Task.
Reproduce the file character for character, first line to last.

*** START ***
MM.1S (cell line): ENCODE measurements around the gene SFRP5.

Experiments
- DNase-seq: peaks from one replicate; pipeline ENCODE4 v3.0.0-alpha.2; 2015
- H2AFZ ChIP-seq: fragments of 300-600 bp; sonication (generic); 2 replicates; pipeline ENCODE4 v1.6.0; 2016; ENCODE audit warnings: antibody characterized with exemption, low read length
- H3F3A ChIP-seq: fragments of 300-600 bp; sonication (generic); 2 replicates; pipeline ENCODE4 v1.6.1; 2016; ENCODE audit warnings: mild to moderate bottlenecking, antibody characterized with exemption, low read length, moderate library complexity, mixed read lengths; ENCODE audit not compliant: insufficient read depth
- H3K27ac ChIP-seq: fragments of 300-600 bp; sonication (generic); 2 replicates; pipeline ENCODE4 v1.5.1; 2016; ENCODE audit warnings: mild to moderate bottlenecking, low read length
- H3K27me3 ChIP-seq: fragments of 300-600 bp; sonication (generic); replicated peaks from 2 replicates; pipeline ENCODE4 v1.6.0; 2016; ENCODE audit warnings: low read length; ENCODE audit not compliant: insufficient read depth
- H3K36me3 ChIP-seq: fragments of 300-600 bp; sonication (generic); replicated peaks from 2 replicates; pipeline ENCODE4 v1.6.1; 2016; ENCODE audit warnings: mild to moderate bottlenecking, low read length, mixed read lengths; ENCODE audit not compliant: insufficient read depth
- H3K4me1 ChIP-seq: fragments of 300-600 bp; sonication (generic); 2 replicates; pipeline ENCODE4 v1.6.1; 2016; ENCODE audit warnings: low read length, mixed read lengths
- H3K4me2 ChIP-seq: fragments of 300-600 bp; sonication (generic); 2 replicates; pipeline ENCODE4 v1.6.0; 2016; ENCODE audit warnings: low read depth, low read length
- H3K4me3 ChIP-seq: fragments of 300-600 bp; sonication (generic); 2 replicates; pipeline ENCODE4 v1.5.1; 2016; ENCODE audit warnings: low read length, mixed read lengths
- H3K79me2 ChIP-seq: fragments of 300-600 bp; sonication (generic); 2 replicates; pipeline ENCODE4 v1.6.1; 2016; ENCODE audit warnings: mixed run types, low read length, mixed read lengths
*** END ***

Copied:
MM.1S (cell line): ENCODE measurements around the gene SFRP5.

Experiments
- DNase-seq: peaks from one replicate; pipeline ENCODE4 v3.0.0-alpha.2; 2015
- H2AFZ ChIP-seq: fragments of 300-600 bp; sonication (generic); 2 replicates; pipeline ENCODE4 v1.6.0; 2016; ENCODE audit warnings: antibody characterized with exemption, low read length
- H3F3A ChIP-seq: fragments of 300-600 bp; sonication (generic); 2 replicates; pipeline ENCODE4 v1.6.1; 2016; ENCODE audit warnings: mild to moderate bottlenecking, antibody characterized with exemption, low read length, moderate library complexity, mixed read lengths; ENCODE audit not compliant: insufficient read depth
- H3K27ac ChIP-seq: fragments of 300-600 bp; sonication (generic); 2 replicates; pipeline ENCODE4 v1.5.1; 2016; ENCODE audit warnings: mild to moderate bottlenecking, low read length
- H3K27me3 ChIP-seq: fragments of 300-600 bp; sonication (generic); replicated peaks from 2 replicates; pipeline ENCODE4 v1.6.0; 2016; ENCODE audit warnings: low read length; ENCODE audit not compliant: insufficient read depth
- H3K36me3 ChIP-seq: fragments of 300-600 bp; sonication (generic); replicated peaks from 2 replicates; pipeline ENCODE4 v1.6.1; 2016; ENCODE audit warnings: mild to moderate bottlenecking, low read length, mixed read lengths; ENCODE audit not compliant: insufficient read depth
- H3K4me1 ChIP-seq: fragments of 300-600 bp; sonication (generic); 2 replicates; pipeline ENCODE4 v1.6.1; 2016; ENCODE audit warnings: low read length, mixed read lengths
- H3K4me2 ChIP-seq: fragments of 300-600 bp; sonication (generic); 2 replicates; pipeline ENCODE4 v1.6.0; 2016; ENCODE audit warnings: low read depth, low read length
- H3K4me3 ChIP-seq: fragments of 300-600 bp; sonication (generic); 2 replicates; pipeline ENCODE4 v1.5.1; 2016; ENCODE audit warnings: low read length, mixed read lengths
- H3K79me2 ChIP-seq: fragments of 300-600 bp; sonication (generic); 2 replicates; pipeline ENCODE4 v1.6.1; 2016; ENCODE audit warnings: mixed run types, low read length, mixed read lengths